State Department religious freedom report focuses on threats by ISIS

Displaced Iraqis rest amid rubble after fleeing fighting between Iraqi Counter Terrorism Service forces and Islamic State militants May 15 in Mosul. (CNS photo/Danish Siddiqui, Reuters) Displaced Iraqis rest amid rubble after fleeing fighting between Iraqi Counter Terrorism Service forces and Islamic State militants May 15 in Mosul. (CNS photo/Danish Siddiqui, Reuters)

With more than 80 percent of the world’s population living in places with restrictions on religion, Secretary of State Rex Tillerson said on Tuesday that international religious freedom remains “a human rights priority for the Trump administration,” saying “conditions in many parts of the world are far from ideal.”

“Religious persecution and intolerance remains far too prevalent,” he said.

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Mr. Tillerson’s comments came as the State Department released theInternational Religious Freedom Report for 2016, which tracks religious freedom in 199 countries and territories for the U.S. Congress. The report is the result of an annual examination of religious freedom, a stated goal of U.S. foreign policy.

The secretary of state offered several “egregious and troubling examples” of religious freedom violations, calling out U.S. adversaries such as Iran and ISIS along with allies such as Saudi Arabia and Turkey.

 

“No one should have to live in fear or worship in secret or face discrimination because of his or her beliefs,” Mr. Tillerson said.

The 2016 report includes a significantly truncated executive summary compared with reports from previous years, focusing almost exclusively on atrocities committed by the terrorist group ISIS. The State Department accuses ISIS of targeting “members of multiple religions and ethnicities for rape, kidnapping, enslavement, and death.”

“ISIS is clearly responsible for genocide against Yezidis, Christians, and Shia Muslims in areas it controlled. ISIS is also responsible for crimes against humanity and ethnic cleansing directed at these same groups, and in some cases against Sunni Muslims, Kurds, and other minorities,” the report says. “The protection of these groups—and others who are targets of violent extremism—remains a human rights priority for the Trump Administration.”

 

Last year, theObama administration declared that ISIS was committing genocide against Christians and other religious minorities. According to the nonpartisan RAND Corporation, ISIS has lost most of its territory and appears to be headed for defeat in both Syria and Iraq. But the group said ISIS will continue to promote terror in the Middle East and other regions through its savvy use of online media.

The latest State Department report offers a profile for each country including laws pertaining to religious freedom, areas of concern and activities by State Department personnel to promote religious freedom.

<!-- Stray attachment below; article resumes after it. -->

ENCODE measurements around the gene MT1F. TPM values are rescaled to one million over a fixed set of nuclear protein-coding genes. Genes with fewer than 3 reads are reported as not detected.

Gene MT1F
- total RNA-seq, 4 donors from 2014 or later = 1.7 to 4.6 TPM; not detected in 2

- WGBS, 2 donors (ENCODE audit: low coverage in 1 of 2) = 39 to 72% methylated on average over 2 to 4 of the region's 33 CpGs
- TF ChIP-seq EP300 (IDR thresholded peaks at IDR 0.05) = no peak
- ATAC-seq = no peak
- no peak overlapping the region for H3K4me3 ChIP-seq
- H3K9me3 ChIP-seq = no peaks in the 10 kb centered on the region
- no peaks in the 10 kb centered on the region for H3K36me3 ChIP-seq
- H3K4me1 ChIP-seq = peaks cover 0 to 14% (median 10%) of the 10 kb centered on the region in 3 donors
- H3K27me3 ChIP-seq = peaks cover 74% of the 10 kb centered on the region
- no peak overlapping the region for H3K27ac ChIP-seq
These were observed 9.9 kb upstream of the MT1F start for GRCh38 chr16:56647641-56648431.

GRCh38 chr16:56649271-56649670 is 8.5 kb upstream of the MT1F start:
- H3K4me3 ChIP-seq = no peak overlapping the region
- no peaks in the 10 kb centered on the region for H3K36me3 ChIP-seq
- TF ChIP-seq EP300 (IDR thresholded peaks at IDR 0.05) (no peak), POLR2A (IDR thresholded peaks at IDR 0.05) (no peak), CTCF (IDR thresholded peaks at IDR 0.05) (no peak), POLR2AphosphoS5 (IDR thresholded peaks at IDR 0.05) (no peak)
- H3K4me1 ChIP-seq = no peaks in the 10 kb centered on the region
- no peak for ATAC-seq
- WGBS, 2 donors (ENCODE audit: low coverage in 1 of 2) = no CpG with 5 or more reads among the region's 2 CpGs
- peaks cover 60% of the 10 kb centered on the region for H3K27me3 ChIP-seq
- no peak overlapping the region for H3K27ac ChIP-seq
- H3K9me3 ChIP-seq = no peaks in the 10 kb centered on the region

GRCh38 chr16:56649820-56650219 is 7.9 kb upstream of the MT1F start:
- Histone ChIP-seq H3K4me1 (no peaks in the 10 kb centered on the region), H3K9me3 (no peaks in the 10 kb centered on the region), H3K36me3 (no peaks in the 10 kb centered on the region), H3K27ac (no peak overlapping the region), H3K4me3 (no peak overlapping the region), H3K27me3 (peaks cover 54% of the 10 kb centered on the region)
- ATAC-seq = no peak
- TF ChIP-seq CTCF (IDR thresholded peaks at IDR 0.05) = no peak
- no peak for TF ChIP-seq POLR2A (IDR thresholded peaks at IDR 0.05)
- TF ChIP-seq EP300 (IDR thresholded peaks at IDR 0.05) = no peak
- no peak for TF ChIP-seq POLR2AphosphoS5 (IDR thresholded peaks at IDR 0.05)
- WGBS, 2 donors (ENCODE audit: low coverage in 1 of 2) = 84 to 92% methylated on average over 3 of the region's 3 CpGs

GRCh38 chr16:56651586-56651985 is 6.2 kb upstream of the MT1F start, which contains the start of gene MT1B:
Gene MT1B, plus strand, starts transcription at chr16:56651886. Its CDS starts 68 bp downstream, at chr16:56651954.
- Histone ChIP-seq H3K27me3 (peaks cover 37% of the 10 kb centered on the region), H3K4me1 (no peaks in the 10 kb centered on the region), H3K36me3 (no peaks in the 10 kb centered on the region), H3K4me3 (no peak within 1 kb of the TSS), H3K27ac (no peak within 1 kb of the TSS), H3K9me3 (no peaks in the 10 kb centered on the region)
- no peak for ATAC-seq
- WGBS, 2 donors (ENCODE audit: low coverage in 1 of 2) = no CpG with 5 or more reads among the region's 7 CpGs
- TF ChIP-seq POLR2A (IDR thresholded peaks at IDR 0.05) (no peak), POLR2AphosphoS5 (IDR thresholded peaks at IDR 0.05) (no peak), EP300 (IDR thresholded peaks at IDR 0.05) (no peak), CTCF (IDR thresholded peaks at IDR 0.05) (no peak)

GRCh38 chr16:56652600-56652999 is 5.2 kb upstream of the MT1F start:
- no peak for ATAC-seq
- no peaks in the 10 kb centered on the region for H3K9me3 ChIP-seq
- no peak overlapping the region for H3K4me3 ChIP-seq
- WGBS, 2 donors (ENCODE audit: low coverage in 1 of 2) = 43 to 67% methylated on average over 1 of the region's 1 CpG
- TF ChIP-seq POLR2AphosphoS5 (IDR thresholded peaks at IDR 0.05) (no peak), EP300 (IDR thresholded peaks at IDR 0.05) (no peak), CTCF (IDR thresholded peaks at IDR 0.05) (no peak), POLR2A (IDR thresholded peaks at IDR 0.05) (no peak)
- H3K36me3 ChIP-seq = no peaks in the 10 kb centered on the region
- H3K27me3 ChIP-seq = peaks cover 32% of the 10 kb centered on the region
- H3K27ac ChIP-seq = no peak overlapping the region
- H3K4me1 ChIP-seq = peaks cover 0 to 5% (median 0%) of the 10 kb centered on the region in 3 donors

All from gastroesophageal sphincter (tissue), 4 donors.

InRussia, for example, the report notes, “Embassy officers raised consular cases with the Ministry of Foreign Affairs involving the discriminatory enforcement of the law against U.S. citizens who had engaged in religious activity.”

A key U.S. ally, Saudi Arabia, was criticized in the report for a “pattern of societal prejudice and discrimination against Shia Muslims.”

“Embassy and consulate officials at all levels continued to press the government to respect religious freedom, eliminate discriminatory enforcement of laws against religious minorities, and promote respect and tolerance for minority Muslim and non-Muslim religious practices and beliefs,” the report states.

When it comes to predominantly Catholic countries, the report focuses on how welcoming those countries are to outsiders, especially migrants of different faiths.

Regarding Italy, for example, where seven in 10 residents are Catholic, the report calls attention to incidents of discrimination against Jews and Muslims, including a time when a “bishop told two priests not to allow Muslim refugees to pray in their churches.”

In his remarks on Tuesday, Mr. Tillerson drew a link between restrictions on religious freedom and other human rights abuses.

“Where religious freedom is not protected, we know that instability, human rights abuses and violent extremism have a greater opportunity to take root,” he said. “We cannot ignore these conditions.

One example is North Korea, with which the United States does not have diplomatic relations. The report notes that the United Nations has found “an almost complete denial by the government of the right to freedom of thought, conscience, and religion, and, in many instances, violations of human rights committed by the government constituted crimes against humanity.”

Last month the White House announced that it had chosenGov. Sam Brownback of Kansas, a social conservative and Roman Catholic, to serve as ambassador at large for international religious freedom. Mr. Tillerson said Tuesday that the Trump administration hopes Mr. Brownback’s nomination is confirmed quickly by the U.S. Senate.

The Trump administration has pledged repeatedly that it will fight for international religious freedom, focusing especially on the rights of persecuted Christian communities.

Speaking toa group of Catholics in June, Vice President Mike Pence said, “Christianity faces unprecedented threats in the land where it was given birth and an exodus unrivaled since the days of Moses.”

Mr. Pence said the Trump administration “is fully committed to bringing relief and comfort to believers in that ancient land” and considers the terrorist group ISIS to be guilty of genocide.

“Protecting and promoting religious freedom is a foreign policy priority of this administration,” he said, tying the issue to what he called “the cancer of terrorism”—which he promised the Trump administration would “drive from the face of the earth.”

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